Hirugao: Heijitsu Gogo Sanji no Koibitotachi 2014 Sawa Sasamoto

Video games[edit]

Title Year Role Notes
Rogue Galaxy 2005 Kisala Voice

Awards and nominations[edit]

Film and television[edit]

Year Award Category Film / Series Result
2002 Nikkan Sports Drama Grand Prix Best Supporting Actress 3-nen B-gumi Kinpachi-sensei Nominated
2002 TV Life Drama Grand Prix Newcomer of the Year 3-nen B-gumi Kinpachi-sensei Won
2003 Nikkan Sports Drama Grand Prix Best Supporting Actress Kōkō Kyōshi Nominated
2003 Golden Arrow Award Newcomer of the Year 3-nen B-gumi Kinpachi-sensei Won
2003 Hashida Award Newcomer of the Year 3-nen B-gumi Kinpachi-sensei Won
2004 Élan d'Or Award Newcomer of the Year Azumi Won
2004 Golden Arrow Award Newcomer of the Year Azumi Won
2004 Japan Academy Prize Best Actress in a Leading Role Azumi Nominated
2004 Japan Academy Prize Most Popular Performer Azumi Won
2004 Japan Academy Prize Newcomer of the Year Azumi Won
2004 Japan Movie Critics Award Newcomer of the Year Azumi Won
2004 Nikkan Sports Drama Grand Prix Best Lead Actress Hitonatsu no Papa e Nominated
2004 Nikkan Sports Drama Grand Prix Best Lead Actress Ace o Nerae! Nominated
2004 The Television Drama Academy Award Best Lead Actress Ace o Nerae! Won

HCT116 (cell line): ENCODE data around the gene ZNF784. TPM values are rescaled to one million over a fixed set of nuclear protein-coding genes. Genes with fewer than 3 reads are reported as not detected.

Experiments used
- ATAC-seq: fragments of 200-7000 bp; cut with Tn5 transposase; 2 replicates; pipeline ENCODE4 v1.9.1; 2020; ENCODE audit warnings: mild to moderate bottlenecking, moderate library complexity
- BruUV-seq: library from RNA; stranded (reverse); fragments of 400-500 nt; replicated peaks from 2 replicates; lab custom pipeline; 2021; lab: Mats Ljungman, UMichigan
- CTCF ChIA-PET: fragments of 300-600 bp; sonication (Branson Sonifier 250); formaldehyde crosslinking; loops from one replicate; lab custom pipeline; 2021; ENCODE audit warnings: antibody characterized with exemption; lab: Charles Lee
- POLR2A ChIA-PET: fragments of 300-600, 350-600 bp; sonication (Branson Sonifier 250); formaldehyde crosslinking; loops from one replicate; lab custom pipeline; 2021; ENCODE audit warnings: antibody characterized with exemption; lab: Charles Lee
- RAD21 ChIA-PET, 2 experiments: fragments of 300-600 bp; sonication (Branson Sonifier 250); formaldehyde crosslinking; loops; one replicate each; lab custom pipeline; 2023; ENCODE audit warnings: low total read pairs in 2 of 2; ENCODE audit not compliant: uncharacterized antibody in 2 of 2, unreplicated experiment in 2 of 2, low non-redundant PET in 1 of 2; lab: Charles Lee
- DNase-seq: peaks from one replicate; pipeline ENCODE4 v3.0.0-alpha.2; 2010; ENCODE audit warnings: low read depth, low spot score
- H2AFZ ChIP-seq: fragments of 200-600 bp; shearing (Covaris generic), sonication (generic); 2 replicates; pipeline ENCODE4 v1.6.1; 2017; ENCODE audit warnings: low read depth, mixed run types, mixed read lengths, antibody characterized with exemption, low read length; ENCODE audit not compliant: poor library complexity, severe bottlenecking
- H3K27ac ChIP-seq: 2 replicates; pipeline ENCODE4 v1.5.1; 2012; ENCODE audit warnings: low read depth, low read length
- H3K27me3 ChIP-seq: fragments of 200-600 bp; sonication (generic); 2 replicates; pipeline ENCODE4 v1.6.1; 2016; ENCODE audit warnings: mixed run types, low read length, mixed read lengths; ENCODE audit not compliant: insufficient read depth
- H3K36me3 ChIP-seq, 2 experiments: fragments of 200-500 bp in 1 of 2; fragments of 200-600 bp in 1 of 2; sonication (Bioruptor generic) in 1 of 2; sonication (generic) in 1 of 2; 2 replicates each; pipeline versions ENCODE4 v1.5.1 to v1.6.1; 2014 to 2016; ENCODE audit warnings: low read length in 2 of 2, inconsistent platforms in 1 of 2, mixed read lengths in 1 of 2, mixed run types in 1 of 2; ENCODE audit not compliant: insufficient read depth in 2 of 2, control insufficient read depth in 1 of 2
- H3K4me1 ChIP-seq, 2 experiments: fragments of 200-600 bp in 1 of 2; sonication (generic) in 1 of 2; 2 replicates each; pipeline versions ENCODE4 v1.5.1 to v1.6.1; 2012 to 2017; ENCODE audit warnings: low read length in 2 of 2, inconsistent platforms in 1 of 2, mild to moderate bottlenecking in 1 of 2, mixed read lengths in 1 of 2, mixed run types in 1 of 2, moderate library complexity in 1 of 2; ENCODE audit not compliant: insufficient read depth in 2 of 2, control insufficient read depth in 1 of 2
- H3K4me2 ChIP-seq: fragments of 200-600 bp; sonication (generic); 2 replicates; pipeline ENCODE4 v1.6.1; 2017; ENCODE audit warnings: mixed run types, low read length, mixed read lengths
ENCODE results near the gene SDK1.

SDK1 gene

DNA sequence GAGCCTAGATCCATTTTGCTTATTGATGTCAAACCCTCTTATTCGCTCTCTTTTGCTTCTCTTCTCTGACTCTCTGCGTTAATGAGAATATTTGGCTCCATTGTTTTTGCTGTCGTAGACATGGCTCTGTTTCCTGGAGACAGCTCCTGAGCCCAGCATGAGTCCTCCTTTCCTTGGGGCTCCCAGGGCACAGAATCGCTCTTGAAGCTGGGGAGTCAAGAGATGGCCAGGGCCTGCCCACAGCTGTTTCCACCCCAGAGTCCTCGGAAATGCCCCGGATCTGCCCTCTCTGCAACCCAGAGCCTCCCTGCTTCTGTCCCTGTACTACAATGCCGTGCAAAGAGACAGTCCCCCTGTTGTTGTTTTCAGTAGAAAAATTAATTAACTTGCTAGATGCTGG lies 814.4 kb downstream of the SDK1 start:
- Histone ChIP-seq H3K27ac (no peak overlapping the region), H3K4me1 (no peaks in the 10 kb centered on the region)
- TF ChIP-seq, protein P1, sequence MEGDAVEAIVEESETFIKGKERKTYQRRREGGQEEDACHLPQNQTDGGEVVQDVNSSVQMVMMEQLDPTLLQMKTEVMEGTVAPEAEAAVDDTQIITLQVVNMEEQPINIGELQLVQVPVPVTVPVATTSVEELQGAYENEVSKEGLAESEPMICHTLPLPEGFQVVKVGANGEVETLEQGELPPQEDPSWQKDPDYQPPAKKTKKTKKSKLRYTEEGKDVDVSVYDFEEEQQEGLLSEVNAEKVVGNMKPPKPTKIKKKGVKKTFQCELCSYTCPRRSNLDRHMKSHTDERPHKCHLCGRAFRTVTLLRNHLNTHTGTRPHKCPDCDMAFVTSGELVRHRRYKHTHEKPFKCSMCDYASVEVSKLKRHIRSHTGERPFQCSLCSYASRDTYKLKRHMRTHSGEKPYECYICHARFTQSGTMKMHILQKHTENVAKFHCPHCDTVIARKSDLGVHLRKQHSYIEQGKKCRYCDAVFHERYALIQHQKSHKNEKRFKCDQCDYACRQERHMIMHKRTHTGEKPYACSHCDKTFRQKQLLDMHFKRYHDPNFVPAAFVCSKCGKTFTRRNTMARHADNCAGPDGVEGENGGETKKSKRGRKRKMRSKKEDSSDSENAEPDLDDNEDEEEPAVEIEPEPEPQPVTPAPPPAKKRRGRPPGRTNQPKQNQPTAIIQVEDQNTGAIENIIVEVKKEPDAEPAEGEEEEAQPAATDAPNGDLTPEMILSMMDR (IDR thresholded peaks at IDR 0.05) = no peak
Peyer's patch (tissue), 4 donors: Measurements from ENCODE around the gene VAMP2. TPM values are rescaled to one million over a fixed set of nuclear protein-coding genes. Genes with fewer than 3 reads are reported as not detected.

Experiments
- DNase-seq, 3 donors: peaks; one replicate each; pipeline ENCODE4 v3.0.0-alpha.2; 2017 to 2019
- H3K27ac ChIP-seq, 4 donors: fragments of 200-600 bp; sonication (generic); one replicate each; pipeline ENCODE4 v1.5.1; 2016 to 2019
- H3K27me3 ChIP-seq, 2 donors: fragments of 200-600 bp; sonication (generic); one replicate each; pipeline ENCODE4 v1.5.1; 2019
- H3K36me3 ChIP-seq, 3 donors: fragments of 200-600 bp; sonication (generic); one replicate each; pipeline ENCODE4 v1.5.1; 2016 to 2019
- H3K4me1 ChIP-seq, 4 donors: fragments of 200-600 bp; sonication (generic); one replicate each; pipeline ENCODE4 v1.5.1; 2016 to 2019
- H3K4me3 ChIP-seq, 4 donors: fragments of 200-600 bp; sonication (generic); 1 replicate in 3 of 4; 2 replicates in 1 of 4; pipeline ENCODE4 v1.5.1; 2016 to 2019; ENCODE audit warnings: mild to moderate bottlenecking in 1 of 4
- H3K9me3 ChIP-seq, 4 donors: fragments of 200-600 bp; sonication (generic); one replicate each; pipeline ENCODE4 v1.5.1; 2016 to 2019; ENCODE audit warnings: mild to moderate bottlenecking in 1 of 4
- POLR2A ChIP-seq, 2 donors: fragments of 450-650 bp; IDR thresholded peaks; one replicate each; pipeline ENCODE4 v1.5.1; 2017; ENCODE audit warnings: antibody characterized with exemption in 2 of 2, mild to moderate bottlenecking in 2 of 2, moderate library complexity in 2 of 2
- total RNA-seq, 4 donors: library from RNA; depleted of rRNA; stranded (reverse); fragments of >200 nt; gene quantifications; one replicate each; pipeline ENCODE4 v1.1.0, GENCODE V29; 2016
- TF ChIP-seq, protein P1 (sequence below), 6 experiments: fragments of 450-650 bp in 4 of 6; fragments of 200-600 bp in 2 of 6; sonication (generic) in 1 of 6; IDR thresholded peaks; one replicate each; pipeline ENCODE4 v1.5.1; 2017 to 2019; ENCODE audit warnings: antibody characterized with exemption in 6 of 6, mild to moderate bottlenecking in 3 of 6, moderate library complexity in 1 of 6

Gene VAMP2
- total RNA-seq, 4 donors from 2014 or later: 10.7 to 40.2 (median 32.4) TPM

2005 Nikkan Sports Drama Grand Prix Best Lead Actress Yoshitsune Nominated
2006 Nikkan Sports Drama Grand Prix Best Lead Actress Attack No. 1 Nominated
2007 Nikkan Sports Drama Grand Prix Best Lead Actress Attention Please Nominated
2008 Nikkan Sports Drama Grand Prix Best Lead Actress Abarenbō Mama Nominated
2009 Nikkan Sports Drama Grand Prix Best Lead Actress Celeb to Binbō Taro Nominated
2010 Nikkan Sports Drama Grand Prix Best Supporting Actress Konkatsu! Nominated
2011 Nikkan Sports Drama Grand Prix Best Lead Actress Zettai Reido Nominated
2011 Nikkan Sports Drama Grand Prix Best Supporting Actress Nagareboshi Won
2011 The Television Drama Academy Award Best Supporting Actress Nagareboshi Won
2012 Nikkan Sports Drama Grand Prix Best Lead Actress Zettai Reido Nominated
2012 Hochi Film Award Best Lead Actress Thermae Romae Nominated
2014 Japan Academy Prize Best Supporting Actress Bushi no Kondate Nominated

Other[edit]

Year Prize
1997 Japan Bishōjo Contest Special Jury Prize
2003 Japan Jewelry Best Dresser Prize
2004 DVD and Video Data Best Talent Prize
2004 Nattō Queen Prize
2004 Triumph Little Devil Prize
2005 ACC CM Fesival Acting Prize
2005 Best Hair Prize
2005 Best Smile of the Year Prize
2005 Nail Queen Prize
2006 E-Line Beautiful Prize
2006 Miss Cotton USA Prize
2007 Good Teeth and Diet Prize
2007 Ear Jewelry Image Leader Prize
2008 ACC CM Festival Acting Prize
2008 ACC CM Festival Grand Prix
2008 Asakusa Entertainment Newcomer Prize
2008 Best Dresser Prize
2009 Exelco Diamond Award
2009 Kimono Prize
2009 Vogue Nippon Women of the Year Prize
2010 Aomori Ringo Queen Prize
2011 Fur of the Year Prize
2012 Clarino Beautiful Legs Award
2012 Fashion Leader Award

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External links[edit]